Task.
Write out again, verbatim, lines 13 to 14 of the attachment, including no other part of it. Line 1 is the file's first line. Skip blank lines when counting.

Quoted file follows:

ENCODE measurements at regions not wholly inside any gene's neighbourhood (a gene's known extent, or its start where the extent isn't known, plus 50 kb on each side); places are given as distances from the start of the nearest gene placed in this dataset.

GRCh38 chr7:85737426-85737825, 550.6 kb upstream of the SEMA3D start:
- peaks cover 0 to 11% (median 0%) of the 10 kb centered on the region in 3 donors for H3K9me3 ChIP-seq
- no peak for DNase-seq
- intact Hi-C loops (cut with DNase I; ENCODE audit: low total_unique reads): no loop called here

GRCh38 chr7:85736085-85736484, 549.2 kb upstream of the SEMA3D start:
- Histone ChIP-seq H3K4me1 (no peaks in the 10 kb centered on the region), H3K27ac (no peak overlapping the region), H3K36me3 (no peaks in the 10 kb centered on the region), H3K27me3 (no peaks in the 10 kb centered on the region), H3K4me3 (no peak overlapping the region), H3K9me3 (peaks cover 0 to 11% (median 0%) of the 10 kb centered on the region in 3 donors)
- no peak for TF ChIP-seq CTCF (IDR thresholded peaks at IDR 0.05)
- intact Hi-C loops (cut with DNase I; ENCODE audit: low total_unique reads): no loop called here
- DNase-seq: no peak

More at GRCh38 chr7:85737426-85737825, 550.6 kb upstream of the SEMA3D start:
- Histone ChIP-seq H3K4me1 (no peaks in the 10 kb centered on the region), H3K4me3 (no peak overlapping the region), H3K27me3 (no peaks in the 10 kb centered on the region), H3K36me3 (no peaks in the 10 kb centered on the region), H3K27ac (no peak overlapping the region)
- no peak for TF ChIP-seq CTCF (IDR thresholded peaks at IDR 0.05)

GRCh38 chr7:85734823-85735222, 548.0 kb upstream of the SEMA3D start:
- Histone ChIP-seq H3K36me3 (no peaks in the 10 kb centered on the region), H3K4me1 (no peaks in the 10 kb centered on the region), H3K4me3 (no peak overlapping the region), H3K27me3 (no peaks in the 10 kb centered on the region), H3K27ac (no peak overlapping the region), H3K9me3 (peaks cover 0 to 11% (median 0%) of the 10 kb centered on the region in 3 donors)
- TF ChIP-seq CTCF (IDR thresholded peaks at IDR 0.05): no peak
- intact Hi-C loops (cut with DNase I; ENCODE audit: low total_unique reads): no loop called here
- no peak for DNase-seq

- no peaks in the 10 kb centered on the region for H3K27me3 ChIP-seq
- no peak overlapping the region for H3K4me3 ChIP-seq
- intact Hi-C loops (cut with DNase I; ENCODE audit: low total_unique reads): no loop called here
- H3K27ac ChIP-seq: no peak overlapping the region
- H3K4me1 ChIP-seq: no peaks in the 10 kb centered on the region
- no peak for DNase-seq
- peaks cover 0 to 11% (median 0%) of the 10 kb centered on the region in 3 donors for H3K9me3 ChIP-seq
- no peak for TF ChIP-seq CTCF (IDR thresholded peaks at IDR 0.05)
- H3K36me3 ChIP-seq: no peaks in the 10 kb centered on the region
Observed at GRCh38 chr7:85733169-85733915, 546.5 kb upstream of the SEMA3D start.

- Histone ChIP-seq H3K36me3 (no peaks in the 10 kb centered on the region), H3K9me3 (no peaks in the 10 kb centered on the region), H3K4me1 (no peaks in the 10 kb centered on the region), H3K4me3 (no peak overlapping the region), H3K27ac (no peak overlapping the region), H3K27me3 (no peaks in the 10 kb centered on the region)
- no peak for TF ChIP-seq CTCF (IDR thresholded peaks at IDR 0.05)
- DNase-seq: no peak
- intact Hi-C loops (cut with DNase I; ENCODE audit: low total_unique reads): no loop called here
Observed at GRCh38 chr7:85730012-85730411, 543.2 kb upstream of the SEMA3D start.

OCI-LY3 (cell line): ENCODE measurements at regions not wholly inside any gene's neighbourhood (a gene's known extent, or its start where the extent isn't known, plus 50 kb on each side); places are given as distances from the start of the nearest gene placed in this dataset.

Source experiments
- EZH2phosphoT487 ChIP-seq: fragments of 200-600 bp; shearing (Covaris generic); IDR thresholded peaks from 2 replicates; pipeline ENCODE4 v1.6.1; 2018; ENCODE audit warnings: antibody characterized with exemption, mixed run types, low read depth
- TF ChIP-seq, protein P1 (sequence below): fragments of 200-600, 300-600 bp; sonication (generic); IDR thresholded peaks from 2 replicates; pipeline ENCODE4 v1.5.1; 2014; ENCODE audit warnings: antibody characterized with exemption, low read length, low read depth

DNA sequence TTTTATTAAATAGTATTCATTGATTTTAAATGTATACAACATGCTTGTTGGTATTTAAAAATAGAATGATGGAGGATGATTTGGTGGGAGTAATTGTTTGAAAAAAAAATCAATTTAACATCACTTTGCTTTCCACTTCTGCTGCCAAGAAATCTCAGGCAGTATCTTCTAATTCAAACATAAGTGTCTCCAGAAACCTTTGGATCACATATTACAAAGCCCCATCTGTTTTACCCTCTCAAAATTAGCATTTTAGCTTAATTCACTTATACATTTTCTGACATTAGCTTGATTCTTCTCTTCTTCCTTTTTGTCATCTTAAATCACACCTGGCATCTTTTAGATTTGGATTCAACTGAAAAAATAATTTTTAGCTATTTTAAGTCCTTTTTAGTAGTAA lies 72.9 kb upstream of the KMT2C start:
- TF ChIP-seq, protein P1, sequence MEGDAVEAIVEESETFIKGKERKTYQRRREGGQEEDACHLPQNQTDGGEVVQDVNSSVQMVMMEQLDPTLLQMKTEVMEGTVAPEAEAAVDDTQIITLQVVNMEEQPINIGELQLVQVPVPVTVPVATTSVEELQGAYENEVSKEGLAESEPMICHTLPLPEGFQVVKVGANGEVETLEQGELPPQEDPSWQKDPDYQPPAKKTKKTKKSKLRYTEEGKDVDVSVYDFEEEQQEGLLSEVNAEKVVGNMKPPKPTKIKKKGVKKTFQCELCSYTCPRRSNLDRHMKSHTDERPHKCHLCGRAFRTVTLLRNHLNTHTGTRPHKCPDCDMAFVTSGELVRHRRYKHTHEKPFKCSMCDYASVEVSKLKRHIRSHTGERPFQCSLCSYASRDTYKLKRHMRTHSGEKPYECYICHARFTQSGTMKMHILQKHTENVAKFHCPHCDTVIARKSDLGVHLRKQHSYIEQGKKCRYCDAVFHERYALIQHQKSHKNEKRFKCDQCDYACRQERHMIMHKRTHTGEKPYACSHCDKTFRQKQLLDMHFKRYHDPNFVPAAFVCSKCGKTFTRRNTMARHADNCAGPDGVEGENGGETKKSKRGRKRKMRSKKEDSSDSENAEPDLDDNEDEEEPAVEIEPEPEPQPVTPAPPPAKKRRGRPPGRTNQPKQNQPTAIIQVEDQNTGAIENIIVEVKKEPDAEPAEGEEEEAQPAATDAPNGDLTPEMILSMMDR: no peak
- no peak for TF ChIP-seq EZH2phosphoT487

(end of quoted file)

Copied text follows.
- no peak for TF ChIP-seq CTCF (IDR thresholded peaks at IDR 0.05)

GRCh38 chr7:85734823-85735222, 548.0 kb upstream of the SEMA3D start: